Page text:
DS: It is rather subtle, the monster being mostly on the edges of consciousness. So you prefer the 'let the viewer think the worst' school of horror?
SMW: I do like the approach of letting people's imaginations create the affect for them. But angel is not really a horror much at all. It comes over as a horror and there is a scary creature in it, but when you read on it becomes really a story about the main's characters change of life.
DS: What comics have you read recently and why did you like/dislike them?
SMW: Harvey Pekar's American Splendour for the realistic subject matter, Promethea by Alan Moore for the astonishing portrayal of the Tarot and Kabbala in issue 12 I think, Uncle Sam by Steve Darnall and Alex Ross for the surprisingly critical account of the American soul, Strangehaven by Gary Spencer Millidge for his skill and tenacity as a solo creator/publisher.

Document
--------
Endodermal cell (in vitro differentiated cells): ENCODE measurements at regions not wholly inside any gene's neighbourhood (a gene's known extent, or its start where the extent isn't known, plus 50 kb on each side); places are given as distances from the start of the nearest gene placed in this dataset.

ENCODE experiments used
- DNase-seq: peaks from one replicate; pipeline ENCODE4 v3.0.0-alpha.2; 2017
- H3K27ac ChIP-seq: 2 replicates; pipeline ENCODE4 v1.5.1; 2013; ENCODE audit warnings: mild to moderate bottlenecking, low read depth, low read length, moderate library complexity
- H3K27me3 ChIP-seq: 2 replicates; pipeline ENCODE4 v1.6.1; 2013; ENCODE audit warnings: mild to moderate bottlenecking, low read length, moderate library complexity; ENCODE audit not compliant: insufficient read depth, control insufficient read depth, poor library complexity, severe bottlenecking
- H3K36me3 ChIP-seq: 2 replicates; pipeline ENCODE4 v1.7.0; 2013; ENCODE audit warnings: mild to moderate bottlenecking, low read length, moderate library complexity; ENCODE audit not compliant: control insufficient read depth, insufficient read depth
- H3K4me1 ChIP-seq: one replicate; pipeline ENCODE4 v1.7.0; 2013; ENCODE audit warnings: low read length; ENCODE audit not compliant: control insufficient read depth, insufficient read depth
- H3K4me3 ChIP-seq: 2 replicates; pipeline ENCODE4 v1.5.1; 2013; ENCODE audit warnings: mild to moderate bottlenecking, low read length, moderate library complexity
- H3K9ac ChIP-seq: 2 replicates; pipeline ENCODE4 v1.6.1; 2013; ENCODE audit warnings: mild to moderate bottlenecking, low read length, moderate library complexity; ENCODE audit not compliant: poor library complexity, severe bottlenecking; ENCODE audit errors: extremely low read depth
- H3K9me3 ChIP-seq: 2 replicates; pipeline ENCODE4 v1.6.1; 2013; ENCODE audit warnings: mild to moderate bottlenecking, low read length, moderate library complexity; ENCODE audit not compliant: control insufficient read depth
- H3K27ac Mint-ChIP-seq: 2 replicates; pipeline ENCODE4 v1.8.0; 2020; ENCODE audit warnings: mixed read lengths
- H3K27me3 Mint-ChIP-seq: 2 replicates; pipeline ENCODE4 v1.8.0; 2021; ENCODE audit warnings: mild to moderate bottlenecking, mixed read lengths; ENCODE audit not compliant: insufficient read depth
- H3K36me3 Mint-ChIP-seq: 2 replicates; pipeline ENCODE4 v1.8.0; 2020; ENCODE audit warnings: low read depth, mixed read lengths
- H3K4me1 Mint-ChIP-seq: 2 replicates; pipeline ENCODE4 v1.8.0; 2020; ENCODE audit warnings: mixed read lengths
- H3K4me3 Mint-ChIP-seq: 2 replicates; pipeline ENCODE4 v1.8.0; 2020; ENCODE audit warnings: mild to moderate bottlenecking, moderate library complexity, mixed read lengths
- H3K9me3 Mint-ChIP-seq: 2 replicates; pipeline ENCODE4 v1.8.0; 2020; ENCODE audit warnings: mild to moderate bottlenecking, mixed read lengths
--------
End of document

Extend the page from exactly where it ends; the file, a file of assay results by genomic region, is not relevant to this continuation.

My all time favourite comics are From Hell, V for Vendetta, Cerebus, American Splendour, The Invisibles and 2000AD was a huge influence on me when I was a teenager. I also loved the Scottish cartoon Oor Wullie, for the artwork of Dudley D Watkins and the romanticised version of Scottish culture.
DS: I haven't see that one, describe it for us.
SMW: Oor Wullie and another story called The Broons appear in a Scottish newspaper called The Sunday Post Every week. And then it’s collected into albums at the end of the year. So it's a Christmas present kind of thing for children. Both strips started in the 1930's I think. So its now part of Scottish folk culture. They are both comedy stories that show bits of ordinary life of Scottish people. The feeling is of an old-fashioned community based Scottish urban life that has mostly changed now. So its fun to read because its nostalgic and cute. The characters use Scottish words like 'Ken' (Understand) and 'Auld' (Old) and 'Dinnae' (Don't), so I think a lot of people in England can't even understand it!